The Eurobarometer is a collection of cross-country public opinion surveys conducted regularly on behalf of the EU Institutions since 1974. In a newly released Eurobarometer survey, it is revealed that most EU citizens overwhelmingly support strong action at EU and national level and more social spending.
According to the survey, 55% of Europeans think their governments should spend more on family policies. The survey also highlights that 78% think their government should take measures to reduce differences in income levels, with the support of EU institutions (73%). Also, 78% of Europeans believe that overall public spending on key social policies should increase. In order of importance, they think their governments should spend more on health, long-term care, education, pensions, housing, income support, family policies, and unemployment support.
When asked how this increased spending on social policies should be financed, about half of Europeans support higher taxes:
21% consider that the additional cost should be borne by wealthy households
20% said that contributions should be proportional to household income
10% said by distributing costs equally among households
15% of respondents believe funds should be taken from other expenditures
12% believe funds should be taken from public deficit
The support for strong social policies and more social spending reflects that less than half of Europeans believe that society is fair and equal: 47% of the respondents think they have equal opportunities for getting ahead in life compared to everyone else. Also, less than four in ten (38%) believe most things happening in their life are fair.
These perceptions of fairness have declined by respectively 10 and 14 percentage points compared to a survey in 2017, and the perceptions of social fairness of young people aged 15-24 have decreased significantly (minus 16 percentage points compared to 2017).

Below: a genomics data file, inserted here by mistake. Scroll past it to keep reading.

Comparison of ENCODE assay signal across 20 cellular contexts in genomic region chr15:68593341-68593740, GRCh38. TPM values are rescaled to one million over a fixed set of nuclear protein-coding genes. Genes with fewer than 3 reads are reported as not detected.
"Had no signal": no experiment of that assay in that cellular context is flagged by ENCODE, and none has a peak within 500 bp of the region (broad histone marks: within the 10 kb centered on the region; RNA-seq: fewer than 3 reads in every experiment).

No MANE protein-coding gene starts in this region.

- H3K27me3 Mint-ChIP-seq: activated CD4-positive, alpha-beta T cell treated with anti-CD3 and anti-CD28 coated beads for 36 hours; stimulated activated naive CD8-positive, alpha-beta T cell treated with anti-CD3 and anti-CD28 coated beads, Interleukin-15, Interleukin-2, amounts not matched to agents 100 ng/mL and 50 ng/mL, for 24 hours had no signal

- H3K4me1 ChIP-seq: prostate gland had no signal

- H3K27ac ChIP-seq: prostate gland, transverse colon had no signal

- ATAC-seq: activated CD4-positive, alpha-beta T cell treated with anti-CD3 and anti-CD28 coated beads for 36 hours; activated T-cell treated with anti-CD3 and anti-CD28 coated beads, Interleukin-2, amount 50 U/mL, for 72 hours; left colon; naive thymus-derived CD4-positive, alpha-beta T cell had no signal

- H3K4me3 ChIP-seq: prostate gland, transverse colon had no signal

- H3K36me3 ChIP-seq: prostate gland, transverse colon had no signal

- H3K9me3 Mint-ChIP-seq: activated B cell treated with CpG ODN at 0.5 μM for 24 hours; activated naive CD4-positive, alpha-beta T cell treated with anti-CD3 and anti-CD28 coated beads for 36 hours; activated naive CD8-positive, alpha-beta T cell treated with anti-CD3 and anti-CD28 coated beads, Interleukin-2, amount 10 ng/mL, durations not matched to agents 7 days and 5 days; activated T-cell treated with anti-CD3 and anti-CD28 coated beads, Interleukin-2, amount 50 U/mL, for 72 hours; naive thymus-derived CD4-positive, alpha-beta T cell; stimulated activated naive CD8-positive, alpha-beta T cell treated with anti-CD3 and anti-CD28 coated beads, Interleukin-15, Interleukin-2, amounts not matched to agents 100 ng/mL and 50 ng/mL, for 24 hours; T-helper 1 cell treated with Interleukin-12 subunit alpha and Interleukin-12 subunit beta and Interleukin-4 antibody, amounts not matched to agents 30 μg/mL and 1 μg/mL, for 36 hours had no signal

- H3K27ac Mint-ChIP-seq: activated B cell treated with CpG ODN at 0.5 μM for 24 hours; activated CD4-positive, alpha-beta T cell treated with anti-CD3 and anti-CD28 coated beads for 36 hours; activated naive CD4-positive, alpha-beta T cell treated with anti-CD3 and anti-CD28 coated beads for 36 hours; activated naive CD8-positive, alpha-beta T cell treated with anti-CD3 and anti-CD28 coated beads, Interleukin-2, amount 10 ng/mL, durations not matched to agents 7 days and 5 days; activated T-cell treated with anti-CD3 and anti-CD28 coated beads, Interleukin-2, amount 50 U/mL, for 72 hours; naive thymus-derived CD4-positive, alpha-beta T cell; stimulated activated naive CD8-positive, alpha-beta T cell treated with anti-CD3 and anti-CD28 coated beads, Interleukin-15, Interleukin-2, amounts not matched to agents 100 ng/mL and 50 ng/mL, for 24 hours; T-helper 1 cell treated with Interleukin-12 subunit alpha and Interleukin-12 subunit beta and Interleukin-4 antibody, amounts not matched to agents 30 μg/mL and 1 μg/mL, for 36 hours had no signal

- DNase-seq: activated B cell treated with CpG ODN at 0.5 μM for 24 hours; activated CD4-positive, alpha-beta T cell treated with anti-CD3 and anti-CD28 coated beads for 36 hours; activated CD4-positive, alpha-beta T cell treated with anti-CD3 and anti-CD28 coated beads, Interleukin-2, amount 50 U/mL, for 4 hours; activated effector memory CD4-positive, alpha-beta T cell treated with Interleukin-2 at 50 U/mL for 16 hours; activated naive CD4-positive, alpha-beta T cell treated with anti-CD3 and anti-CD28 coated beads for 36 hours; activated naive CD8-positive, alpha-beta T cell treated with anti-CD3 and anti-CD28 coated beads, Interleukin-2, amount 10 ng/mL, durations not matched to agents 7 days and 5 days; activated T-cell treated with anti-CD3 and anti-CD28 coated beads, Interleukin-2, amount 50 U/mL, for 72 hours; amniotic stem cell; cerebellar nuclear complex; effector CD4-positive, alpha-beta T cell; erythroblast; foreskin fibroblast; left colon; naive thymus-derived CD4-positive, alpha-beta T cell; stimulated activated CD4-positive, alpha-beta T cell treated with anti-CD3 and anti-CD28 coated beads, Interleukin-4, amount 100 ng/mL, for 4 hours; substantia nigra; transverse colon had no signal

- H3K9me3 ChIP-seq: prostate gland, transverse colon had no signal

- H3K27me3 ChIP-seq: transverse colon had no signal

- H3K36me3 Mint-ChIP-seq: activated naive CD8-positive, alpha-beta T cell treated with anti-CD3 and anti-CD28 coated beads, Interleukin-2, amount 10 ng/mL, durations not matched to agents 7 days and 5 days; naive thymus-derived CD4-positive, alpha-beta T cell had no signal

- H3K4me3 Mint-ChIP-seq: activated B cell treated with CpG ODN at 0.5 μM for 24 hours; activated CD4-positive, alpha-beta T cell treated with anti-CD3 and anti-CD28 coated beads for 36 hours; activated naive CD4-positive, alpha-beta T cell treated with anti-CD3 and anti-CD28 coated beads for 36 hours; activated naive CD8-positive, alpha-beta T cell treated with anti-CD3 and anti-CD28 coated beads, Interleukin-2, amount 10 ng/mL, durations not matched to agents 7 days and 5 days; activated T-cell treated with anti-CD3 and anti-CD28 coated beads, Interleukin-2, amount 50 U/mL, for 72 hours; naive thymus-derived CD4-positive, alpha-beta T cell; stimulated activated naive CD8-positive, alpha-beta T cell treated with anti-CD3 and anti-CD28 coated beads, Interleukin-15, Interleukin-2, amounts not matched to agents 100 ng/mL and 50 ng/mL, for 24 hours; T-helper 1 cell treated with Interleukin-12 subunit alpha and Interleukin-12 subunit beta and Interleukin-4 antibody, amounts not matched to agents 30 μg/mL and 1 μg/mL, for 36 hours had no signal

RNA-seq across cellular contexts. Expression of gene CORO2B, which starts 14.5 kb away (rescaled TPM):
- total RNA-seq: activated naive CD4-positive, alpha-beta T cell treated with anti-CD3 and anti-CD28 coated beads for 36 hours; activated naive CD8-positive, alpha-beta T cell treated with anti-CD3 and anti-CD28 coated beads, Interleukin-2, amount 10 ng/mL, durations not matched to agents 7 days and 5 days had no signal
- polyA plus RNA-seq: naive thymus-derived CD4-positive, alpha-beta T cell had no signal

In addition, over 81% of Europeans also believe differences in incomes are too great in their country. However, despite the COVID-19 crisis, concerns about income inequality slightly decreased (minus 4 percentage points) compared to 2017. This drop was the largest for older individuals and those living in rural areas.
Obtaining a good education (94%) and working hard (90%) are considered important or essential for getting ahead in life. Around two thirds of respondents also believe that coming from a wealthy family is either essential (12%) or important (53%) to get ahead in life.
The Eurobarometer also shows a progressive increase in educational attainment across three generations. Around six out of ten respondents have obtained an education level which is higher than that of their mother (64%) or father (61%). Similarly, about four out of ten respondents’ mothers (41%) and fathers (43%) obtained an education level higher than that of their respective parents.
The Eurobarometer survey is based on 26,395 interviews in May and June 2022 across the 27 Member States. It offers an updated overview of Europeans’ perceptions of social fairness since the previous 2017 Eurobarometer.
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